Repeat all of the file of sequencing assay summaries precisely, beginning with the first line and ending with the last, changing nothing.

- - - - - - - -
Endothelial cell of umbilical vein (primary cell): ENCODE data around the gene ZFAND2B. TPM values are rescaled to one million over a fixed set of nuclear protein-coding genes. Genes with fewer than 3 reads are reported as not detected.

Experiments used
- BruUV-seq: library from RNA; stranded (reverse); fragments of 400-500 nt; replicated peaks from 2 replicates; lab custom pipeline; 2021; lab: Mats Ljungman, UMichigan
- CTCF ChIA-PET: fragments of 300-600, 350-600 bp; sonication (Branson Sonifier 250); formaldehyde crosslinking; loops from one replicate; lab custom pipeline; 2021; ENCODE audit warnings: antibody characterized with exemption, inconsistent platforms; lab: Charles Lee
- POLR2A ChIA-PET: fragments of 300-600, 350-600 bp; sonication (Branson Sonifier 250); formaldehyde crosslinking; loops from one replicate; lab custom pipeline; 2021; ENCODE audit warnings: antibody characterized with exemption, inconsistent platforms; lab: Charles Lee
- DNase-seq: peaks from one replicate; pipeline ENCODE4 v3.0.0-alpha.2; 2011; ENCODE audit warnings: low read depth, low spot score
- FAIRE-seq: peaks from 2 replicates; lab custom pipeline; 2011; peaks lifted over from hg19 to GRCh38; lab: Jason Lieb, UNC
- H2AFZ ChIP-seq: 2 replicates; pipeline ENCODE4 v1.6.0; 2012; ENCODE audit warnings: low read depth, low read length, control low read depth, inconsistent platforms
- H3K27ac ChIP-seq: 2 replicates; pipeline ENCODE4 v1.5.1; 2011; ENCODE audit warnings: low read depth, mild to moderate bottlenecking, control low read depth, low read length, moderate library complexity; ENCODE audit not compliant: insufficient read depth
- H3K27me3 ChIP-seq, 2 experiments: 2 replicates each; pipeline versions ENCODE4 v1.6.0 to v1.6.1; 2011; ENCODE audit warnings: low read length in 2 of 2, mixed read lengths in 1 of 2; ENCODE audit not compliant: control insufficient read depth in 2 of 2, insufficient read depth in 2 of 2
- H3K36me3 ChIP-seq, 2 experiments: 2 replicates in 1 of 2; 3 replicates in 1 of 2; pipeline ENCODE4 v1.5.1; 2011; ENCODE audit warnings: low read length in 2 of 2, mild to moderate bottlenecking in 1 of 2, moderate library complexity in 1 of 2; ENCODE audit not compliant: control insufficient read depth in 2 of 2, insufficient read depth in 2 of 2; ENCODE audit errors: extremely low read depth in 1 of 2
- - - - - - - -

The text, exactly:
Endothelial cell of umbilical vein (primary cell): ENCODE data around the gene ZFAND2B. TPM values are rescaled to one million over a fixed set of nuclear protein-coding genes. Genes with fewer than 3 reads are reported as not detected.

Experiments used
- BruUV-seq: library from RNA; stranded (reverse); fragments of 400-500 nt; replicated peaks from 2 replicates; lab custom pipeline; 2021; lab: Mats Ljungman, UMichigan
- CTCF ChIA-PET: fragments of 300-600, 350-600 bp; sonication (Branson Sonifier 250); formaldehyde crosslinking; loops from one replicate; lab custom pipeline; 2021; ENCODE audit warnings: antibody characterized with exemption, inconsistent platforms; lab: Charles Lee
- POLR2A ChIA-PET: fragments of 300-600, 350-600 bp; sonication (Branson Sonifier 250); formaldehyde crosslinking; loops from one replicate; lab custom pipeline; 2021; ENCODE audit warnings: antibody characterized with exemption, inconsistent platforms; lab: Charles Lee
- DNase-seq: peaks from one replicate; pipeline ENCODE4 v3.0.0-alpha.2; 2011; ENCODE audit warnings: low read depth, low spot score
- FAIRE-seq: peaks from 2 replicates; lab custom pipeline; 2011; peaks lifted over from hg19 to GRCh38; lab: Jason Lieb, UNC
- H2AFZ ChIP-seq: 2 replicates; pipeline ENCODE4 v1.6.0; 2012; ENCODE audit warnings: low read depth, low read length, control low read depth, inconsistent platforms
- H3K27ac ChIP-seq: 2 replicates; pipeline ENCODE4 v1.5.1; 2011; ENCODE audit warnings: low read depth, mild to moderate bottlenecking, control low read depth, low read length, moderate library complexity; ENCODE audit not compliant: insufficient read depth
- H3K27me3 ChIP-seq, 2 experiments: 2 replicates each; pipeline versions ENCODE4 v1.6.0 to v1.6.1; 2011; ENCODE audit warnings: low read length in 2 of 2, mixed read lengths in 1 of 2; ENCODE audit not compliant: control insufficient read depth in 2 of 2, insufficient read depth in 2 of 2
- H3K36me3 ChIP-seq, 2 experiments: 2 replicates in 1 of 2; 3 replicates in 1 of 2; pipeline ENCODE4 v1.5.1; 2011; ENCODE audit warnings: low read length in 2 of 2, mild to moderate bottlenecking in 1 of 2, moderate library complexity in 1 of 2; ENCODE audit not compliant: control insufficient read depth in 2 of 2, insufficient read depth in 2 of 2; ENCODE audit errors: extremely low read depth in 1 of 2